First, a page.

Listen to the needs of the team
The delicate balancing act of goal setting
Make sure everything is assigned in a magic ballet of preferences, capabilities and priorities
Give credit and take the blame
A manager is not only responsible for the people in their team, but also the team needs to accomplish its goals. The manager plays then the role of ensuring this happens, starting of course, by making sure the team goals are clear. The manager doesn’t necessarily need to do this job herself, but ensure that someone does. In some organizations and depending on the project and manager, there will be a Project Manager (PM) involved, and these profiles can help with bandwidth for well…management of projects.
Assuming there are no PMs involved, the manager need to build an accurate image of the business needs and ensure the team is aware of those. Then you need to listen to the people in your team, and ensure all the important things get done to satisfy both sides: business and the people. Listening to the business is important because well, it pays the bills, and listening to the people is also important because if you don’t, you’re both being a terrible manager for not involving the team in the process but also for not taking things that are less popular in consideration. Think, for instance, of technical debt. “Focus on engineering quality and technical debt even if that means releasing no features” said no Product Manager, ever.
Once the goals are defined, then it is time to get the team members to sign up for the goals, based on interests, importance and competence (senior engineers probably will do the more complex work, as an example). It is a very delicate balance, and I use to joke that is a full plate of awesome, and a spoon of poo. Everyone gets to do the unpopular work, because otherwise you’ll have very unhappy people in your team (unless of course they like the work, but usually there’s a bucket of unpopular work).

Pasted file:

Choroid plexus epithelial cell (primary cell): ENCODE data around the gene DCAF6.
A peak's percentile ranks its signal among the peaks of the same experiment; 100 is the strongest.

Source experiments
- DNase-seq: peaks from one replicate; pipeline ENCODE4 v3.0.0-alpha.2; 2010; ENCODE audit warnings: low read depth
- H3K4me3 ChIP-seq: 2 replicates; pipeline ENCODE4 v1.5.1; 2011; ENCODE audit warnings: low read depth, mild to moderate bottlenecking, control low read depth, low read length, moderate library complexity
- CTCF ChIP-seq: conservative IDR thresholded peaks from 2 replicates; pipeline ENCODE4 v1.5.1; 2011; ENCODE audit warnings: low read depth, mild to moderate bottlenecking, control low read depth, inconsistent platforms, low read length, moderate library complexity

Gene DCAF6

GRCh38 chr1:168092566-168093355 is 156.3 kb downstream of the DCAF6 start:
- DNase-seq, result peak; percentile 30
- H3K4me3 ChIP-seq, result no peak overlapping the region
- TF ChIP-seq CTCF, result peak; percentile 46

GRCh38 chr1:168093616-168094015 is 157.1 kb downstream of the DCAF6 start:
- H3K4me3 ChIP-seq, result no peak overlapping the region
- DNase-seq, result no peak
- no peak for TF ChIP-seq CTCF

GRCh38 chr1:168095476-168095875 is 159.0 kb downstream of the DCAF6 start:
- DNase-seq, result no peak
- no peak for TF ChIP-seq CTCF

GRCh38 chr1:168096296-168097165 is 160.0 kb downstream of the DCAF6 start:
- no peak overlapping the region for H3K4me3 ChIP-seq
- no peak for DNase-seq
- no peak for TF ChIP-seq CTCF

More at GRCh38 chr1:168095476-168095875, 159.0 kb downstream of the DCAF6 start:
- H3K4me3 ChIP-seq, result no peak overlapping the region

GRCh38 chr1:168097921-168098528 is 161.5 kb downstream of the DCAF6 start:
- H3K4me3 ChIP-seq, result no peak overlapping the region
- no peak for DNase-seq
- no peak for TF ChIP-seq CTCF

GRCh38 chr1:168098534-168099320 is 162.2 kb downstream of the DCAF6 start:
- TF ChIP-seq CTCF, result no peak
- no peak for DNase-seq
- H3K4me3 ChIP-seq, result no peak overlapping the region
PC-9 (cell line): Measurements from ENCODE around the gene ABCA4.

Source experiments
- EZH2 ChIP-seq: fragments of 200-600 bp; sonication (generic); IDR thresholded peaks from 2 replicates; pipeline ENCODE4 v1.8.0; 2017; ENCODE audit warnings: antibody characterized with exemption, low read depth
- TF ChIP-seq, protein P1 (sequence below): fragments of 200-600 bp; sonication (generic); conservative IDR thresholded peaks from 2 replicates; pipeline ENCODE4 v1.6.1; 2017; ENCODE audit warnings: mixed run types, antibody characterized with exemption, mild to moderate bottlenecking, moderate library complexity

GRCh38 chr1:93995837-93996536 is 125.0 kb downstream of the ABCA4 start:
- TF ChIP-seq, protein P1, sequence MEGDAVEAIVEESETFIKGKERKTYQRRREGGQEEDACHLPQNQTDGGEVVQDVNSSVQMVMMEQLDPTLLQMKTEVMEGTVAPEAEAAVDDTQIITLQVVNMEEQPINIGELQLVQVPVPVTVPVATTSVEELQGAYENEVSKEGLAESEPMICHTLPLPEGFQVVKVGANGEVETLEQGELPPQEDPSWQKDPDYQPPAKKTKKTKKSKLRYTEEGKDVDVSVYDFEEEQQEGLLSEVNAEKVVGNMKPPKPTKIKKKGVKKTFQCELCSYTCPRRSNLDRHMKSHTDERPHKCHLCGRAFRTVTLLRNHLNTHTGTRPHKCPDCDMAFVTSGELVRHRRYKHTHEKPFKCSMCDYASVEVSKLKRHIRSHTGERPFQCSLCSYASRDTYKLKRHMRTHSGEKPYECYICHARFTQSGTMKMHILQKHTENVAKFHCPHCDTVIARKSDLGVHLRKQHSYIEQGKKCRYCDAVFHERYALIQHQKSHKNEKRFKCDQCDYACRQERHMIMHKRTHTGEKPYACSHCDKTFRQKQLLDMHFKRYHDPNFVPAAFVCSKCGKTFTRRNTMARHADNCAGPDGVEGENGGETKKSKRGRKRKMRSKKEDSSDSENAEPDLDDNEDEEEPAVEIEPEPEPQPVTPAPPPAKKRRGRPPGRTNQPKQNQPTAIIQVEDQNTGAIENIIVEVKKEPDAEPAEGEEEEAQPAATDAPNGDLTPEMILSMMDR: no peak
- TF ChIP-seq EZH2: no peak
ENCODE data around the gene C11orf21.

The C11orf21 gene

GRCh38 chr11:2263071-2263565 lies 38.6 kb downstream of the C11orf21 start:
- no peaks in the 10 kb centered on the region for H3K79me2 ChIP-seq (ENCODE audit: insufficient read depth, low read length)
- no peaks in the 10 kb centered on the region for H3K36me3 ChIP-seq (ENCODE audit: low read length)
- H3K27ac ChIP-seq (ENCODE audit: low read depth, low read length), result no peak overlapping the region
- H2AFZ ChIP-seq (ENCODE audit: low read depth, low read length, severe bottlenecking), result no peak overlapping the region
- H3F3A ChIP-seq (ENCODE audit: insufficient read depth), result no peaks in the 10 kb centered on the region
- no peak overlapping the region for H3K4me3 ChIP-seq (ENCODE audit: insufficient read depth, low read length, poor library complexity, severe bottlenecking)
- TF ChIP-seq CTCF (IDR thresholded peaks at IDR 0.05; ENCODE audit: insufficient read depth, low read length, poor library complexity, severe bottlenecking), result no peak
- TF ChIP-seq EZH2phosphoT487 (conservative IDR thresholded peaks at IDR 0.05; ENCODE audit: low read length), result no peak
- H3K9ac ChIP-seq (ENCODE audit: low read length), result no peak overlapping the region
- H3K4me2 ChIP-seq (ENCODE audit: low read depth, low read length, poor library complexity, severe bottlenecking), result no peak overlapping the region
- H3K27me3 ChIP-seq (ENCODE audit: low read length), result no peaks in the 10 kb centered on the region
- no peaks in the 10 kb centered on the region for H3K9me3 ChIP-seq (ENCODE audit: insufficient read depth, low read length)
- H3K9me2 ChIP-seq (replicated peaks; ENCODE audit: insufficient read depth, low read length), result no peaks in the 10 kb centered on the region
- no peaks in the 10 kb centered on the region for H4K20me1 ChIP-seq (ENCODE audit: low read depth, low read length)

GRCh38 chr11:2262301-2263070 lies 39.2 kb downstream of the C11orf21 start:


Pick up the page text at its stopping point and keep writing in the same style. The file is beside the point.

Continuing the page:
The team takes the credit, the manager takes the blame. That is basically the summary of how this ends. Your job is to give credits where it is due, and also to own the mistakes made by the team in a way that doesn’t blame individual people for making mistakes.
Collaboration amongst team members and other teams
Processes and rituals
The job of the manager is to ensure there’s a good work environment within the team. The manager is the one that facilitates creating “the magic” which makes the teams productive: learning opportunities, graceful handling of conflicts, ensuring everyone is heard, and not wasting team’s time with bullshit.
This is the least objective of them all in my point of view, but nevertheless not the least important. Nobody likes to work in a toxic environment. Collaboration is important, autonomy is important, competition is likely to destroy the feel good of your team, unless it is an exercise to accomplish something in specific.
If your team meetings are boring, fix them. Make sure the time you ask from your team is well used with a clear objective, and once this objective is no longer being met, or it changes, it is your job to make changes. This goes from organizing weekly team meetings with agendas all the way to ensuring you have a good script to come up with team goals without spending a month of everyone’s time in pointless discussions. Knowing everything so you take all the complexity away from the team is your job.